their silvery chatter at the start of Innumerable are the
diamonds ... (CD2 tr. 7) and the magnificently towering
blare of the brass in the preface to Ah you have not danced
and My dearest one ... (CD3 trs. 9 and 10). The oboe
solo at the start of Krasovsky's irresistible sleep-invoking
cantabile Strike up your ringing gusli reminds us how
indebted the young Arnold Bax - in Spring Fire and in
The Garden of Fand - was to the
experience of seeing the Rimsky operas. Try also the Deep
depths track CD3 tr. 4). The woodwind at 'tis the celestial
height ... (CD2 tr. 10) are a further reminder of the indebtedness
of Rimsky to Borodin.
Golovanov is another
star in this little firmament and it is down to his heady tempi
that the wild dance that ends Tableau 1 is as abandoned as it
is (CD1 tr. 7). This famously volatile conductor pushes everyone
to the limit in In Great Novgorod
there lives a simpleton.
It's a rollicking and breathtaking massed choral scene.
In Tableau 2 we are
transported from the lavish guild mansion in Novgorod to the shores of Lake Ilmen. The ringing
stability and strength of Nelepp's baritone makes listening
to him a joy even without the benefit of knowing exactly what
he is singing. His melismatic song is hemmed about with enchanting
orchestral effects: the skald's harp ostinato, the welling nobility
of the orchestral introduction and impressionistic flurries
of the lake's watery depths.
A typically generous
and joy-filled melody can be heard in Sadko's Round Song
(CD1 tr. 10) - unmistakably Rimskian treatment around a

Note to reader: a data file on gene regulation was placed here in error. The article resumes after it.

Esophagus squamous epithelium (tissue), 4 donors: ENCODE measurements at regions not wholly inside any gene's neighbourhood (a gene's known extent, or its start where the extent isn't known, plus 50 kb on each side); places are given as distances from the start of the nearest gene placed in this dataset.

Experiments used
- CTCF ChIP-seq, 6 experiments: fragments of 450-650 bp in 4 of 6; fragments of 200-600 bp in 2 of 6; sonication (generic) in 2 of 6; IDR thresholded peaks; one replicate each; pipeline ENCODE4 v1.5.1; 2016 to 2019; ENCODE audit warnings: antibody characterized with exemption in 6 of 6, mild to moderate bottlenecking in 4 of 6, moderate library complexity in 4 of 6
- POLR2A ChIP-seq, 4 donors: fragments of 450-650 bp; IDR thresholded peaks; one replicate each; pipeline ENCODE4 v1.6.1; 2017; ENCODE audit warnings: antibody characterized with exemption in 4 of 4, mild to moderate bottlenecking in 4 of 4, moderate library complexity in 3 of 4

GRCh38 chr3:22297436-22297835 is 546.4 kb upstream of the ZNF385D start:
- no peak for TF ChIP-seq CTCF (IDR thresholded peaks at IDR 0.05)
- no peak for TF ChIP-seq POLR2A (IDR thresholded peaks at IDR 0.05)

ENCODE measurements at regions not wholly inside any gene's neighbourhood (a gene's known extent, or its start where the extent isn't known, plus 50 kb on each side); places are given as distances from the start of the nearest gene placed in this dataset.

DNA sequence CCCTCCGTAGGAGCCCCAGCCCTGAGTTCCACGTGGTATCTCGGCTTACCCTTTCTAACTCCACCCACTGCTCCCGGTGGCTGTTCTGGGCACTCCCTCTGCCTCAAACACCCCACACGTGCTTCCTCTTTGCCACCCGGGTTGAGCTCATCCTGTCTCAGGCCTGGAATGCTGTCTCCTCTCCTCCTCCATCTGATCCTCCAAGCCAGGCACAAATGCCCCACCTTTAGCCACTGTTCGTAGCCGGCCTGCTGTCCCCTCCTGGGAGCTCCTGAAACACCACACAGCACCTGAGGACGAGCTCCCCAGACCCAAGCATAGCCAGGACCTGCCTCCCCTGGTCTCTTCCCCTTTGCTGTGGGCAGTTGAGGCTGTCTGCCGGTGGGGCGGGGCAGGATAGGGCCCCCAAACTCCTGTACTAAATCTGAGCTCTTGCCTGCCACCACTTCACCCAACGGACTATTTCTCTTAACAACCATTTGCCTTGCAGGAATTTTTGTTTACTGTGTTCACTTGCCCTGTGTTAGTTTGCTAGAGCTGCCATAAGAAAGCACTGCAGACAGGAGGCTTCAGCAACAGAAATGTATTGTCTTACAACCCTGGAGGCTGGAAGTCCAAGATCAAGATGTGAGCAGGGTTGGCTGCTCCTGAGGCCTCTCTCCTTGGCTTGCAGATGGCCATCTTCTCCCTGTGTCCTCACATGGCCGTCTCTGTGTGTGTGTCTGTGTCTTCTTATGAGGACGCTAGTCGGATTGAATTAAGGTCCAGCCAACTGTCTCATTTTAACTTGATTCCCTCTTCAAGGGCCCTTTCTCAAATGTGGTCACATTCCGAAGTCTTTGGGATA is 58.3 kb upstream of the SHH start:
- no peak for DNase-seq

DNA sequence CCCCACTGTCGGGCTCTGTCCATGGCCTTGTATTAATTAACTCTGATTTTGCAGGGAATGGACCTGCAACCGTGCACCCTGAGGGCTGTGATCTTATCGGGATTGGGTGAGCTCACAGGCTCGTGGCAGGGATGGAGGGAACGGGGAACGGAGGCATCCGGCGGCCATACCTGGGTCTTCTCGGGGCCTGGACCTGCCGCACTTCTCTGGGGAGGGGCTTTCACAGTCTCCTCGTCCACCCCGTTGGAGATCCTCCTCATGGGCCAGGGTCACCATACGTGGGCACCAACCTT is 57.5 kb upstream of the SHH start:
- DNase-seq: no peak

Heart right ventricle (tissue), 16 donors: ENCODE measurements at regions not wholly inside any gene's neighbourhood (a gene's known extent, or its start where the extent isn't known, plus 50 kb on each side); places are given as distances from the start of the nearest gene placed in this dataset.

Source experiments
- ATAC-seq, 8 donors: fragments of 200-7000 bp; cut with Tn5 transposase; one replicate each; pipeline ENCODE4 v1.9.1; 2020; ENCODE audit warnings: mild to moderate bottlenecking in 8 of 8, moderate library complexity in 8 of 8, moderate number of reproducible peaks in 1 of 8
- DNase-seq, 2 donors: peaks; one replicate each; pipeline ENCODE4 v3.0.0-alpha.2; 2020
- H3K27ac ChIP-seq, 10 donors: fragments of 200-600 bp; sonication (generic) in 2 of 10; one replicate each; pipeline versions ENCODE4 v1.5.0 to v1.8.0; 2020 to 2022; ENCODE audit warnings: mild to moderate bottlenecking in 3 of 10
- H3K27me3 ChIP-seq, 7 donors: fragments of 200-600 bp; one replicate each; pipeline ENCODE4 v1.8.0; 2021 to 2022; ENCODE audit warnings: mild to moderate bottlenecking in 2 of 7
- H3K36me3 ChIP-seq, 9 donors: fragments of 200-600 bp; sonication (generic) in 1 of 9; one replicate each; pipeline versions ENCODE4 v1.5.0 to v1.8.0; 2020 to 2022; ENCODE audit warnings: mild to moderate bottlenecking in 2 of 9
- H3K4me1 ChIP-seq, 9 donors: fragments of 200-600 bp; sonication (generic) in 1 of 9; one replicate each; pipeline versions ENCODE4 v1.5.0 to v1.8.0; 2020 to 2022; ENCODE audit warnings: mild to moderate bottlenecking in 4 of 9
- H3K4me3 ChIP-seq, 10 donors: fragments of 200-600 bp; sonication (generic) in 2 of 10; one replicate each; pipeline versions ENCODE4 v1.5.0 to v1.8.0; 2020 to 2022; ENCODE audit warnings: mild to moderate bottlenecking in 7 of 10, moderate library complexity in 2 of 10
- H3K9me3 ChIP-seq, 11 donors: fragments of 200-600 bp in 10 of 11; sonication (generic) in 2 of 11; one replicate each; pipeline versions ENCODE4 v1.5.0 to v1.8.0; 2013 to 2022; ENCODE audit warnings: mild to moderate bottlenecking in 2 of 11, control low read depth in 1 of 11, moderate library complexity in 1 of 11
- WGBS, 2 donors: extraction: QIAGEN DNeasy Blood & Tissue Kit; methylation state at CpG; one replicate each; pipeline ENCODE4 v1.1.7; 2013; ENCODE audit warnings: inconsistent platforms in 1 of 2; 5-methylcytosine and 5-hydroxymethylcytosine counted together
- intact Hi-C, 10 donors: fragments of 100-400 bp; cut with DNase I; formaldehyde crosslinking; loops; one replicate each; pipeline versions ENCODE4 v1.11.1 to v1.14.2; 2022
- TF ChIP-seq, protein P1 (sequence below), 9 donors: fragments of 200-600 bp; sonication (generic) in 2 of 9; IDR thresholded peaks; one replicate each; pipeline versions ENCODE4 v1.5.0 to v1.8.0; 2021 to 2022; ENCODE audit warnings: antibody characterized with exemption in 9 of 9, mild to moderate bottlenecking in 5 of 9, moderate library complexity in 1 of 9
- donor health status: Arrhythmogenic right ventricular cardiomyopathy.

quick-kicking song for Nelepp. Further examples are not in short
supply - try City of Stone,
mother of all cities (CD2
(tr. 8) and Is that singing? (CD3 tr. 3).
A sinister orchestral
storm prefaces bass Sergei Krasovsky's aria The moon, golden-horned,
wanes ... and one can look to the section at 1:28 (tr. 12
CD1) for yet another influence of the teacher on Stravinsky
the pupil. It was not only in Kastchei the Immortal that
Rimsky's brilliance imprinted on Stravinsky's The Firebird
or First Symphony. You hear other intimations of The
Firebird at the start of Tableau III (CD2 tr. 1).
I must not forget the
Bolshoi chorus who are much in evidence and not only in thunderous
choral moments but also in breathtaking steady smooth quiet
singing in the decrescendo just after the Shumskaya's solo in
I bow to you ... (CD2 tr. 4).
While the original
recording is more than half a century old it sounds quite respectable.
It is almost certainly from a nicely scrubbed LPs set - at least
going by the evidence of a small cluster of clicks at 3:30 in tr. 12 CD1. Preiser have scrubbed up busy surfaces
and repaired pock damage. They present the ear with a better
than tolerable sound experience.
are not numerous. There is however the Kirov-based Gergiev on
Philips from 1993. I have not heard it but it is bound to have
all the advantages of a modern digital version. I doubt however
that the singing will better that which can be heard here. As
for Golovanov he is an unruly Prospero of a musician who rather
like Stokowski and Beecham rejected the commonplace and found
As an insight into
the most exalted Bolshoi standards as well as a wonderful presentation
of one of Rimsky's most supernatural fantasy operas this takes